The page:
If you can imagine one of Tennessee Williams’ family plays scrubbed up, made nice, and turned into a period road movie, you’ll have some idea of what “My One and Only” is like. Based on the autobiographical memories of actor George Hamilton, it’s an affectionate portrait of his mother Ann Devereaux (Renee Zellweger), a Southern belle who leaves her band-leader husband Dan (Kevin Bacon) when she discovers him—again—with another woman and abruptly takes her teen sons Robbie (Mark Rendall) and George (Logan Lerman) on an impromptu car trip to find a new husband—and them a new stepfather—from among her past beaus. It’s a sweet, sentimental, occasionally slightly naughty, attractively mounted piece of old-fashioned hokum that will appeal to audiences, mostly female, of a certain age while it will leave most others wondering whether it wasn’t actually made in the fifties as well as being set in that decade.

Certainly Zellweger seems to be having fun as the always well-made up but aging beauty who can’t be deterred by anything from the belief that things will turn out fine, however many minor calamities the trio face on their journey. Beautifully coifed and costumed and shot in what seems a perpetually glowing aura by cinematographer Marco Pontecorvo, she’s looks as though she stepped out of an upper-scale glossy advertisement of the time, and there are plenty of flattering close-ups of her smiling radiantly or pursing her lips in sadness to satisfy the most rabid connoisseur of such elegant, if slightly dotty, heroines of the past.

Under Richard Loncraine’s undemonstrative direction, the youngsters playing Ann’s very different sons come off well, too. Rendall is exuberant as the swishy, eternally supportive Robbie, who wants desperately to be an actor and consistently wins the lead in the school play, though he’s always yanked from the stage before the first performance for one reason or another. But it’s Lerman (recently seen to much less advantage in the title role of the atrocious “Gamer”) who really excels in a role that’s less showy but far more important—that of the dour, serious son with a literary bent (his favorite character, of course, is Holden Caulfield) who’s torn between love for his mother and a desire for stability and ordinariness she can’t provide. And his residual love for his father, accompanied by the belief (erroneous, of course) that the philanderer wants him back, makes things all the more difficult. It’s not an easy part to play, and Lerman does so with a degree of restraint that’s actually quite touching. (The script, however, doesn’t help him with the occasional joke about George’s dislike of sunshine, which—heh, heh—clashes with our knowledge of the older Hamilton as perpetually tanned.)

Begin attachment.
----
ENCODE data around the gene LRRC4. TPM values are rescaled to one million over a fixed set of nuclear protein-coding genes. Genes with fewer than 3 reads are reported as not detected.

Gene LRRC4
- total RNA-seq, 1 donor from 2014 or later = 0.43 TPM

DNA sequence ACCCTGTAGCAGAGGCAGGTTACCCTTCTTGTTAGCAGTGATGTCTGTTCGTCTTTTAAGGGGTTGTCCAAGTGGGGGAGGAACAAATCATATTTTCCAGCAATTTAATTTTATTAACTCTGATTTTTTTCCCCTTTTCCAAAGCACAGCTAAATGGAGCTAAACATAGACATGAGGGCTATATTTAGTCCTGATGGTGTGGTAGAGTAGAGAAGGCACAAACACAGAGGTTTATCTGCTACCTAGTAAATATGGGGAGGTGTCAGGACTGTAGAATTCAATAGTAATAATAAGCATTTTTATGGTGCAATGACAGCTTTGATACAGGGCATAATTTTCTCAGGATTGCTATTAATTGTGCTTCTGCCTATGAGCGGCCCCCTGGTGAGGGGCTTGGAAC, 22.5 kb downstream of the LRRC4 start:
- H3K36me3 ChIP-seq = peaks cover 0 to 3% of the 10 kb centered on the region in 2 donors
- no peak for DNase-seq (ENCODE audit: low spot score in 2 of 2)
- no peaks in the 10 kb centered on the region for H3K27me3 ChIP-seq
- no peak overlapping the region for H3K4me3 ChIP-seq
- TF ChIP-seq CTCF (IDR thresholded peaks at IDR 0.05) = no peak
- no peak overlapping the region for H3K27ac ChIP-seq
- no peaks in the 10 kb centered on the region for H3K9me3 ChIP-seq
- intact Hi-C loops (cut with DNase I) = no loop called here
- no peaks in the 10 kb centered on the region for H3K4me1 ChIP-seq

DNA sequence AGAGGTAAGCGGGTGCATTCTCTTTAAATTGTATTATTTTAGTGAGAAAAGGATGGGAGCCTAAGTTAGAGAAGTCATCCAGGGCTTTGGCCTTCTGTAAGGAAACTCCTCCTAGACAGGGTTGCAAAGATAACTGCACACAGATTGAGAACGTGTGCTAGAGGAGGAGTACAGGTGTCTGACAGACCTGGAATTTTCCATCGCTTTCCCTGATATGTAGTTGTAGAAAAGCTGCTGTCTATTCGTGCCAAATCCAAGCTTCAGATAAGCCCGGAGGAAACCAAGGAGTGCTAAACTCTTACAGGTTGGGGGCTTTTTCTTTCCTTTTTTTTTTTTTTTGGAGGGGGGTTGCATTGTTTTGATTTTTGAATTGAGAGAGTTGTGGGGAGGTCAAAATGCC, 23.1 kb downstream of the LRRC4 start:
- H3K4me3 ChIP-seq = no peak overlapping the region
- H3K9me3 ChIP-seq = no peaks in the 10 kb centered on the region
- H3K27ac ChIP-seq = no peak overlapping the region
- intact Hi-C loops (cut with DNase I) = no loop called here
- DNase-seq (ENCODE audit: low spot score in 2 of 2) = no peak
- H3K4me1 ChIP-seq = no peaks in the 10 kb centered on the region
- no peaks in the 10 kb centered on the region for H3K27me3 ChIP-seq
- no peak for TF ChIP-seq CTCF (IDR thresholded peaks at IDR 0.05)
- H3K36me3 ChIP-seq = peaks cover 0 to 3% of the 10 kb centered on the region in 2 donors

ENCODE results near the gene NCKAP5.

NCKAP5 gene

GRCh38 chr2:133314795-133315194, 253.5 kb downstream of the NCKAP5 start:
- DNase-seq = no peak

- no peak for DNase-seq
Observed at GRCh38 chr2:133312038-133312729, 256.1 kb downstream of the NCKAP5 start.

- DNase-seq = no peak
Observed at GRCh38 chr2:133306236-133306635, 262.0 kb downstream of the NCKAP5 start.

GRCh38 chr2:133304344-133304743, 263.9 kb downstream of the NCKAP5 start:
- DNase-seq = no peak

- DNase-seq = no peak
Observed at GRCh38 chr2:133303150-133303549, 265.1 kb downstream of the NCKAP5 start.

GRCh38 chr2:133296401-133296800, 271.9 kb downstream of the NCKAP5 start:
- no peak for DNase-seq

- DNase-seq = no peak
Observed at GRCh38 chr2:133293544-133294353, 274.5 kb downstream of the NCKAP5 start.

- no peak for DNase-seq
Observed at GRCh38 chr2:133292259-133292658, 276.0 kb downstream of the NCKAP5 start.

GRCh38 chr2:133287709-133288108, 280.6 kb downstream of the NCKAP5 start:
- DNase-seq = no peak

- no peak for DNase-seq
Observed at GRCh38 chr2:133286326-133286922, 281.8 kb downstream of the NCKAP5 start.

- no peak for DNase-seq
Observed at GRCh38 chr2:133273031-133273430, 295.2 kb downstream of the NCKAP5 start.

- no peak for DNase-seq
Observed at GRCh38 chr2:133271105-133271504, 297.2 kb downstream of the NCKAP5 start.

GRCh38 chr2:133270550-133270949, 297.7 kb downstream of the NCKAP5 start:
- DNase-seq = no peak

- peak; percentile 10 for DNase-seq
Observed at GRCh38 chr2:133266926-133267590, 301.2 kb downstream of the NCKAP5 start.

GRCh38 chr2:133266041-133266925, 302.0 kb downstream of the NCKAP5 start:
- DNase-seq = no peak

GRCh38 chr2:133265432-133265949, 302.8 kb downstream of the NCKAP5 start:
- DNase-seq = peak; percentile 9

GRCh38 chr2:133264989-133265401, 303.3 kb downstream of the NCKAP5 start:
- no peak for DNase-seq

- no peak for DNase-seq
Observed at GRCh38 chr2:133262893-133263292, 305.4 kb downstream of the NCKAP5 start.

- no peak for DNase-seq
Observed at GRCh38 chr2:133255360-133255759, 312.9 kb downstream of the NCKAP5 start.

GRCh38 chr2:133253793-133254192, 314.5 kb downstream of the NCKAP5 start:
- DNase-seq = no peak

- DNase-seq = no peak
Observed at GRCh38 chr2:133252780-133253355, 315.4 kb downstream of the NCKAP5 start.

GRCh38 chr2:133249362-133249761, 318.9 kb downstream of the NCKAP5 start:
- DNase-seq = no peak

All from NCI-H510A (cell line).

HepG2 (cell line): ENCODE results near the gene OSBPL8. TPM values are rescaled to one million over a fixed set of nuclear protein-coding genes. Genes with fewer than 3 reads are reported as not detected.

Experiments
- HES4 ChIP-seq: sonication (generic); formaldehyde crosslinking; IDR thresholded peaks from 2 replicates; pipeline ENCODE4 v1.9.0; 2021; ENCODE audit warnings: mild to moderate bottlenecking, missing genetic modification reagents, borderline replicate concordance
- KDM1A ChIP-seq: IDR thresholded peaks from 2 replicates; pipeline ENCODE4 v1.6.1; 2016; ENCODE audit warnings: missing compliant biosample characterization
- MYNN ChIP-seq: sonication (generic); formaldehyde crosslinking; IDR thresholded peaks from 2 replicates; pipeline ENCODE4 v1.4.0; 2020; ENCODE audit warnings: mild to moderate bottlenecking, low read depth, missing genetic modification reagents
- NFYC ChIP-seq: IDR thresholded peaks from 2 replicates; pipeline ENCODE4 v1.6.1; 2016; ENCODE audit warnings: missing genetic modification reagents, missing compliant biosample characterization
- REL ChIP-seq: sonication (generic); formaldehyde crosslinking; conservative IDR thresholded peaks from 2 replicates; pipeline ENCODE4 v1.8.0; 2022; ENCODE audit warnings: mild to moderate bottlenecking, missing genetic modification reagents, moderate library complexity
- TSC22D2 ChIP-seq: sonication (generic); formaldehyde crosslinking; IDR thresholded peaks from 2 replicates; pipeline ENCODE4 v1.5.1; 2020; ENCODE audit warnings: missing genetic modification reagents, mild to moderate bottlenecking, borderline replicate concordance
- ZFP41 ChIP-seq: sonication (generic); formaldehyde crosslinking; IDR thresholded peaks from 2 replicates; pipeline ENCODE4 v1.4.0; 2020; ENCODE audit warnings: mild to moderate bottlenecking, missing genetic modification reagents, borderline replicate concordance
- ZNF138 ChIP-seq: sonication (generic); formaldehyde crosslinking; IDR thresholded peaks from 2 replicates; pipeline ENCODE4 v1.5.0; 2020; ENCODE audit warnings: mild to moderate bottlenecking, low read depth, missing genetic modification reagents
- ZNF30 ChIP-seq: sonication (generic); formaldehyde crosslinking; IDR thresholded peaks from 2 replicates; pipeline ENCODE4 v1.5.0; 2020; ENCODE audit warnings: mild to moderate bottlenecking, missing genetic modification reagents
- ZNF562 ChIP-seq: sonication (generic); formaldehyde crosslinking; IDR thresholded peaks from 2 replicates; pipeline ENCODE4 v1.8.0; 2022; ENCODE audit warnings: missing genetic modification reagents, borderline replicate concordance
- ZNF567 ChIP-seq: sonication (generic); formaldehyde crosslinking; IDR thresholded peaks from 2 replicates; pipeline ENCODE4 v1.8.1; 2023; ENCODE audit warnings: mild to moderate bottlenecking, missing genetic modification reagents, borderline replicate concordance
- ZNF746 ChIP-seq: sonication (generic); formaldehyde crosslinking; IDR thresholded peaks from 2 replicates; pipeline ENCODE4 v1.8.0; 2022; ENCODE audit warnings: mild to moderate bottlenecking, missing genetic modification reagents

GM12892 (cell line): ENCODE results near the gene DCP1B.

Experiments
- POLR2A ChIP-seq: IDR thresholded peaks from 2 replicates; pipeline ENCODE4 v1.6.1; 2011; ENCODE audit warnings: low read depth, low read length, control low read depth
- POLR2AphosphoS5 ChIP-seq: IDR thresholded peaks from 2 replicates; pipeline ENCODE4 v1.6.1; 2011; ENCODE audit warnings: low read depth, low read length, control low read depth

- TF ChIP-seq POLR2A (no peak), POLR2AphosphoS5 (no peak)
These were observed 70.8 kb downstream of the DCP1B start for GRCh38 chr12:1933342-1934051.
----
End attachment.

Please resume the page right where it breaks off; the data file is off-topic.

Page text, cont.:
The men in Ann’s life are a more variable group. Bacon is, as usual, excellent, though he looks so emaciated one may honestly be concerned about his health. Among the prospective husbands-to-be, Steven Weber is overly broad as an unsavory guy with a need for cash, Chris Noth stolid as an ex-military man with a bad temper, and Eric McCormack all toothy smile as a caddish young grandee. But the frequently annoying David Koechner underplays nicely as a Missouri paint salesman who actually proposes—though something untoward intervenes—and Nick Stahl is excellent as Bud, a lower-class young man who’s hardly a marital prospect but treats Ann kindly at an especially difficult time (a sequence that as a whole comes across as contrived).

The rest of the cast is equally hit-and-miss. Robin Weigert and J.C. MacKenzie are quite good as Ann’s sister and brother-in-law, with whom the family spend some time in St. Louis at a low ebb in their fortunes; she’s a bit too strong at some points, but his calmness is a fine balance to her. And Molly Quinn is engaging as Bud’s sister, who’s obviously sweet on George. But Troy Garity and Phoebe Strole come on awfully strong as an ex-soldier and his girlfriend whom Ann and Robbie make the mistake of giving a ride to at one point in their travels.

Visually the picture looks gorgeous, the sumptuous period production design (Brian Morris), art direction (Guy Barnes, Halina Gebarowicz), sets (Bryony Foster, Wendy Ozols-Barnes) and costumes (Doug Hall) adding to the lush appearance along with Pontecorvo’s rich widescreen cinematography. The score, with original music by Mark Isham complemented by a selection of period songs chosen by Steve Lindsey, adds to the atmosphere as well. And the sky-blue Cadillac Eldorado the trio travel around in deserves mention, too, as a silent supporting character.

“My One and Only” closes with an overly cute twist that explains how George becomes a film actor, or at least a movie personality. That ending isn’t remotely plausible, but then the entire picture has the ring of a fairy-tale rather than a memoir. But it’s a fairy-tale older viewers in particular should find a pleasant picaresque.